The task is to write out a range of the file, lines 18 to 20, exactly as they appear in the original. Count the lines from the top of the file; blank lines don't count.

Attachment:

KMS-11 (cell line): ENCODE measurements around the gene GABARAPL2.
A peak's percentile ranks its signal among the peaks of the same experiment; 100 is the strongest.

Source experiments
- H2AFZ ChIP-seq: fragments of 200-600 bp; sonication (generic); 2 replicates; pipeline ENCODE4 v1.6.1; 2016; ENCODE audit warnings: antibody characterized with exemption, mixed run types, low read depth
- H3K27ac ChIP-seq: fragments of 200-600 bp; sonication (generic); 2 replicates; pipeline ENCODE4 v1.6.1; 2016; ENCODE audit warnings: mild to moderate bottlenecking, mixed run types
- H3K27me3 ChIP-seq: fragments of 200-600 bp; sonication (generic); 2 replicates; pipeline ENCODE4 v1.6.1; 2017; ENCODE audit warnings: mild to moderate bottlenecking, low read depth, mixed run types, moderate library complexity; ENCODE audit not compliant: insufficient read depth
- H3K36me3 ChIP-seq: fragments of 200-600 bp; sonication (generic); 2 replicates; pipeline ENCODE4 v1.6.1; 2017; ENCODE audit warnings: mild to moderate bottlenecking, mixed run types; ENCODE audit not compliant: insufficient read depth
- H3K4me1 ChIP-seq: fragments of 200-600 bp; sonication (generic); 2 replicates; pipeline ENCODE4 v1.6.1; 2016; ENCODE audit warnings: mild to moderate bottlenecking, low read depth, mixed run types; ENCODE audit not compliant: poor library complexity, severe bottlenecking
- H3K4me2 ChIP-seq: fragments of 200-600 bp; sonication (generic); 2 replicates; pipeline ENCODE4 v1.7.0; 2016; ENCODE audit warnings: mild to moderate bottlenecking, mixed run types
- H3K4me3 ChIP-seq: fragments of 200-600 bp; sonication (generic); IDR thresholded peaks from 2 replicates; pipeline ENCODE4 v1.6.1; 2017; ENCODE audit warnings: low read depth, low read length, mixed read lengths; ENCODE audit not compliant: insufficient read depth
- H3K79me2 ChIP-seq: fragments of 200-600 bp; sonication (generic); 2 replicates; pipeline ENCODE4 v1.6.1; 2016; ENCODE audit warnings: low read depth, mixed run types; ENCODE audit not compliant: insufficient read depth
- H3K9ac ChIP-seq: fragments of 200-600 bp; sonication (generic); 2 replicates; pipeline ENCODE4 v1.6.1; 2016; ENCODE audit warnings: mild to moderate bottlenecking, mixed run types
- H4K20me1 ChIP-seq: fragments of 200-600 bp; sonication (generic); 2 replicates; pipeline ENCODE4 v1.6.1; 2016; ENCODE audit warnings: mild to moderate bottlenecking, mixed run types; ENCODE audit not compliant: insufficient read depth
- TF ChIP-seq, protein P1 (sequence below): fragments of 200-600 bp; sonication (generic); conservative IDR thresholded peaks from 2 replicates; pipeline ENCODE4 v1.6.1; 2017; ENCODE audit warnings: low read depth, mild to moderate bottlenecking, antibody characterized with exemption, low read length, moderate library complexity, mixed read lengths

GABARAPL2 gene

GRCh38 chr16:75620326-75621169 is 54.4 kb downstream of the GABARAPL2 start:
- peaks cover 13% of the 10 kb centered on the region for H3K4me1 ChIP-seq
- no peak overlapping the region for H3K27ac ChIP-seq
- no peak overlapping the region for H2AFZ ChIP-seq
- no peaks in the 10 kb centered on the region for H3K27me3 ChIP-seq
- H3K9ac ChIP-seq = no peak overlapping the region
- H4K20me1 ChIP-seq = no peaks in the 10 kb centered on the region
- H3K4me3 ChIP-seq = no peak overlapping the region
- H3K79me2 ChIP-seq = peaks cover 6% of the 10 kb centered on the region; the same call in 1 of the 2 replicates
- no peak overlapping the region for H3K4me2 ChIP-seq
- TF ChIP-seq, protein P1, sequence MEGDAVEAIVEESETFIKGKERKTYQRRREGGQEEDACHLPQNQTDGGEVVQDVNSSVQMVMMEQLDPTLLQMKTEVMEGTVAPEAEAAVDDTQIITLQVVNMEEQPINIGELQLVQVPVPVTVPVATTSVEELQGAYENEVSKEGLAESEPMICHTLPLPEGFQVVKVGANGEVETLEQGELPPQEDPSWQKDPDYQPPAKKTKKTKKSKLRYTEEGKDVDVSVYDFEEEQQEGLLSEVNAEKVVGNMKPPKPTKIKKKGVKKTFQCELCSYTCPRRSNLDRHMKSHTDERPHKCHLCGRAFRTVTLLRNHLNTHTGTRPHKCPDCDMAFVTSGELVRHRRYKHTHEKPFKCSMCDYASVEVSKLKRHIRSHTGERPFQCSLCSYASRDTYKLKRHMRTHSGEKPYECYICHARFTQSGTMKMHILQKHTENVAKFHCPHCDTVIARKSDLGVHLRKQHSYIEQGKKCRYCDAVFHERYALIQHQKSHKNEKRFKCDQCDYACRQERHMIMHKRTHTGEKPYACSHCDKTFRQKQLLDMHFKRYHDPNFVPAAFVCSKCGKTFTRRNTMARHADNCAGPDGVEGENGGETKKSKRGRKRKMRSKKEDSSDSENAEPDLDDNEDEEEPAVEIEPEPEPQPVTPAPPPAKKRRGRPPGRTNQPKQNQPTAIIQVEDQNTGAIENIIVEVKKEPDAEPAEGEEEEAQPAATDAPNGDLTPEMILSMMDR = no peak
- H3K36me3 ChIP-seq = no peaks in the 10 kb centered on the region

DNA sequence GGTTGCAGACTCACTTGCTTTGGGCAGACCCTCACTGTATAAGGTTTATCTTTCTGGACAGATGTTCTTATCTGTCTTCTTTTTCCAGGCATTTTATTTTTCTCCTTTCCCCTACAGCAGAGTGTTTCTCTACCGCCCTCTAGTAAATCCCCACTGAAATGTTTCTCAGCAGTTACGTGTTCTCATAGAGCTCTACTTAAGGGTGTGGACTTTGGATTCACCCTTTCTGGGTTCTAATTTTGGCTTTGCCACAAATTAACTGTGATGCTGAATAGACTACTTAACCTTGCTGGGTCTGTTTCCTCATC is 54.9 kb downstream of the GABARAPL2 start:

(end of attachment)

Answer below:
- no peak overlapping the region for H3K27ac ChIP-seq
- no peak overlapping the region for H2AFZ ChIP-seq
- no peaks in the 10 kb centered on the region for H3K27me3 ChIP-seq